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At Story Land Amusement Park, Keeping the Magic Alive is a Full-Time Job

Camp fairytale.jpg
Sarah Gibson
Actors perform for families in the Camp Fairy Tale theater, one of the 30 or so attractions at Storyland in Glen, New Hampshire. The amusement park has been running since 1954.

Each day at 1:30, families gather near a wooded corner of Story Land, a fairytale-themed amusement park near Jackson, to watch Cinderella ascend to her hilltop castle in a pumpkin tram. Then they hop in and follow her up the hill for a photo shoot.

Cinderella, played by 25-year old Elly Rebeka, sports a bleach blond wig, a billowing ballgown, and a fake rhinestone necklace.

Once at her golden throne, she gets a dizzying round of questions. Did she find her glass slipper? Where is it now? What kind of food does she like? Other kids stand there, awestruck. Some bring her fan mail.

“Kids don't lie,” Rebeka says. “Oftentimes kids will come in and be like: ‘Wow. She's gorgeous.’ And you’re like: Thanks for the confidence boost!”

The make-believe world of Story Land depends on 150 seasonal staff, many of whom travel from other countries and parts of the U.S. for the job. Some garden and clean. Others take care of the live storybook animals, including Peter Rabbit and the Three Little Pigs. Others operate rides. And some, of course, get to wear ballgowns and rhinestones.

“It blows my mind, all the pieces that have to fit together,” says Jane Fitzgerald, a member of the office staff who is living at the employee campground in an airstream with her husband. “Everything you can imagine: the rides, making sure that the staff is here, the cleaning, the flowers, every little detail.”

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Nick Puiia operates the train at the entrance of Story Land. He has been coming to the park for the last 40 years.

Nick Puiia, of West Paris, Maine, started working at Story Land during the pandemic when his home office job as an insurance agent got too boring.

His parents brought him to the amusement park as a kid in 1985. Later, he brought his own kids.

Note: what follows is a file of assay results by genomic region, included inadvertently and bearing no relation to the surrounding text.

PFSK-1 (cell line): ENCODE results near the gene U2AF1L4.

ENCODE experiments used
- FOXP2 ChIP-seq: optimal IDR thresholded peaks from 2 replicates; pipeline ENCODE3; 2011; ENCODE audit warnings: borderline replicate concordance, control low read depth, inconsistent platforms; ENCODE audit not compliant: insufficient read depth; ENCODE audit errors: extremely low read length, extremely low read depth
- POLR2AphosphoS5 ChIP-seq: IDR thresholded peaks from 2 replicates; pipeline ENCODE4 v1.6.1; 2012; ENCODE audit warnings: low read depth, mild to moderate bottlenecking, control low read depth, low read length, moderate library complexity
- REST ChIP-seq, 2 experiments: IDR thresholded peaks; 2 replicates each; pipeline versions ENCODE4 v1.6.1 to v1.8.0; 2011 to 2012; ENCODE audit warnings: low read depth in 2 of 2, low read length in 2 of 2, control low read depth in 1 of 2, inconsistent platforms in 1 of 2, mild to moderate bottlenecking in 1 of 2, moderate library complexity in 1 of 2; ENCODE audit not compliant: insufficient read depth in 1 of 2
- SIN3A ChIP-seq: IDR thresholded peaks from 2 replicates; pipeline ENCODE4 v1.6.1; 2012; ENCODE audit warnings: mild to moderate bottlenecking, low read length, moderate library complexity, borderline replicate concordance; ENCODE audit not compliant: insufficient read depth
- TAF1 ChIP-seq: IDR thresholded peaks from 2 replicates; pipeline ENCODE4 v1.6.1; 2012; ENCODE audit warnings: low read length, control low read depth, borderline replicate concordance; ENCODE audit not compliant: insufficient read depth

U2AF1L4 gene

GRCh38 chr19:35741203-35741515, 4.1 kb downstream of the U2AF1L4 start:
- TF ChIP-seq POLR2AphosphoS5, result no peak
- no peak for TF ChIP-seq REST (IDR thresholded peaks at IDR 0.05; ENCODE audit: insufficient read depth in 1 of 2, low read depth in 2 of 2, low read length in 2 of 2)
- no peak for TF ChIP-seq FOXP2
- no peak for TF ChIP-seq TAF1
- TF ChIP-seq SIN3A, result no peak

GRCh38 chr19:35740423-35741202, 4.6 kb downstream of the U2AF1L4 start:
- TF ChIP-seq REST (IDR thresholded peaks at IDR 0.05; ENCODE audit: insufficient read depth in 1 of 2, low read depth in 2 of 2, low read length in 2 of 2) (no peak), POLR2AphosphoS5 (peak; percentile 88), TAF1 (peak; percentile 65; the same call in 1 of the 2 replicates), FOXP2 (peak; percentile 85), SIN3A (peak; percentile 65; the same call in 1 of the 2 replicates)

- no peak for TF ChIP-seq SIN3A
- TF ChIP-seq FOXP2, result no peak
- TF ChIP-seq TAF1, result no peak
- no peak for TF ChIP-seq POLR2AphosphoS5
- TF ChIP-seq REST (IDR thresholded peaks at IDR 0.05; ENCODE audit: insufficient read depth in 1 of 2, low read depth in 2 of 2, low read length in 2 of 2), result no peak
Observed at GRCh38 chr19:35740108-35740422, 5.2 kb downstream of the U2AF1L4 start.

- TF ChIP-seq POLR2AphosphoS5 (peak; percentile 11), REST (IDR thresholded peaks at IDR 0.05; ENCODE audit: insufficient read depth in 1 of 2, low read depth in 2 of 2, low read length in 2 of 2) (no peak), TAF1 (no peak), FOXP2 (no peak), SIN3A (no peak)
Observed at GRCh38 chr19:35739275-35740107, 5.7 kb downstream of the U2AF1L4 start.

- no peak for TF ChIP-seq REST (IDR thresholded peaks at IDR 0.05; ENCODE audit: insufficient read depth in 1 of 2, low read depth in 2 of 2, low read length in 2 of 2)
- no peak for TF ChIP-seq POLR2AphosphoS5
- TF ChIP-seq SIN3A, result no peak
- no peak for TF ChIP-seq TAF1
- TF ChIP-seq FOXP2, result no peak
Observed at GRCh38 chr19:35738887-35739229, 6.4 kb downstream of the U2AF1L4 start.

“They're unfortunately outgrowing the park,” he says. “But now I get to come on my own.”

Puiia drives the miniature red and blue steam engine here three days a week, pointing out the attractions along the way, including the Dutch village, where kids sit inside oversized yellow clogs, and Mr. Geyser’s raft ride.

In between the throngs of strollers and kids with slushies, Tinker Bell, Peter Pan, and Little Red Riding Hood make their way to an afternoon performance.

One kid asks Peter Plan if he flew here.

“Unfortunately, it’s a no-fly zone,” he says. “They yelled at me last time I tried to fly here.”

The fairytale actors are trained performers with contracts with an entertainment company based in New York. Elly Rebeka, i.e. Cinderella, is based in Chicago. Her most recent amusement park contract was as an elf stunt fighter at Six Flags America. Before that, she was an alien monster.

At Story Land, Rebeka doubles as Tinker Bell and Little Red Riding Hood. She

Sara Plourde

gives each character their own personality.

“Cinderella never has her arms down, so she's very elevated, very proper” she says. “And then Little Red…has her hands in fists. She’s very grounded and aggressive.”

Tinkerbell is the ditz, Rebeka says: happy and ethereal.

Rebeka doesn’t always fool the kids who come to visit. Sometimes they approach her in the castle and accuse her of not being the “real” Cinderella. She stays in character and smiles, assuring them that she is.

At the end of the day, her voice is so fried, she sometimes does “vocal rest” and stops talking. Then the next day, she gets up, puts on the ballgown, and delivers the magic all over again.

Sarah Gibson joined NHPR's newsroom in 2018. She reports on education and demographics.

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